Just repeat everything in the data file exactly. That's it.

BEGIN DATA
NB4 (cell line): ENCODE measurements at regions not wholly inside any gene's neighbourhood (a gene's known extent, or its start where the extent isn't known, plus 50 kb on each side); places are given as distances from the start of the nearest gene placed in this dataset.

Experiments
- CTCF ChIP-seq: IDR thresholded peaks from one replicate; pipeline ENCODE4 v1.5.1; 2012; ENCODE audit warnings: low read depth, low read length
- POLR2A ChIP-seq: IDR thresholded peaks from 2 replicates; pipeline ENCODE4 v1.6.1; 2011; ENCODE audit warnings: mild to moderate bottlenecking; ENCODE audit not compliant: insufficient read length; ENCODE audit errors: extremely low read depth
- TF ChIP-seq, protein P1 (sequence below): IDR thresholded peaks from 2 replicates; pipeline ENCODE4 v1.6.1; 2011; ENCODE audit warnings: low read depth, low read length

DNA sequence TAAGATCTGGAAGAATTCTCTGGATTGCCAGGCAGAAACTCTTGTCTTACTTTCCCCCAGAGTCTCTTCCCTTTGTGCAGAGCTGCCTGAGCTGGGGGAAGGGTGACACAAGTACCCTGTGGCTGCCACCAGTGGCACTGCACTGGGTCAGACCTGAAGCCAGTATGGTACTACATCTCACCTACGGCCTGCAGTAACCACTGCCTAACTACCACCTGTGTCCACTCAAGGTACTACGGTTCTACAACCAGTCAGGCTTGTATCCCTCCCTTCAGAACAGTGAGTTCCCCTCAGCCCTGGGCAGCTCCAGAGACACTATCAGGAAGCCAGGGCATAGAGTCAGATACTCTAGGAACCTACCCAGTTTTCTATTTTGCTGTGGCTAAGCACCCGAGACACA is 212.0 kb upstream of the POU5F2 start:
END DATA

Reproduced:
NB4 (cell line): ENCODE measurements at regions not wholly inside any gene's neighbourhood (a gene's known extent, or its start where the extent isn't known, plus 50 kb on each side); places are given as distances from the start of the nearest gene placed in this dataset.

Experiments
- CTCF ChIP-seq: IDR thresholded peaks from one replicate; pipeline ENCODE4 v1.5.1; 2012; ENCODE audit warnings: low read depth, low read length
- POLR2A ChIP-seq: IDR thresholded peaks from 2 replicates; pipeline ENCODE4 v1.6.1; 2011; ENCODE audit warnings: mild to moderate bottlenecking; ENCODE audit not compliant: insufficient read length; ENCODE audit errors: extremely low read depth
- TF ChIP-seq, protein P1 (sequence below): IDR thresholded peaks from 2 replicates; pipeline ENCODE4 v1.6.1; 2011; ENCODE audit warnings: low read depth, low read length

DNA sequence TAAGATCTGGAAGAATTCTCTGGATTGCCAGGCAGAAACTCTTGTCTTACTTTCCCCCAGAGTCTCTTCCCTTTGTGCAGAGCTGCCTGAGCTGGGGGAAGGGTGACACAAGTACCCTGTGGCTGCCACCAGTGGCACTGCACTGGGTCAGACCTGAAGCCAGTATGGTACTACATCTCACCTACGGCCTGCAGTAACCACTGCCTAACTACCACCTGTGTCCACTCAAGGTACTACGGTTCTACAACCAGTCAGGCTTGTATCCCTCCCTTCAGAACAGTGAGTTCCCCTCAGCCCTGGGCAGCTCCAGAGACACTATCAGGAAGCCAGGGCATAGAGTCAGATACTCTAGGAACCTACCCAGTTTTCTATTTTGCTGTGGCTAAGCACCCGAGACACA is 212.0 kb upstream of the POU5F2 start: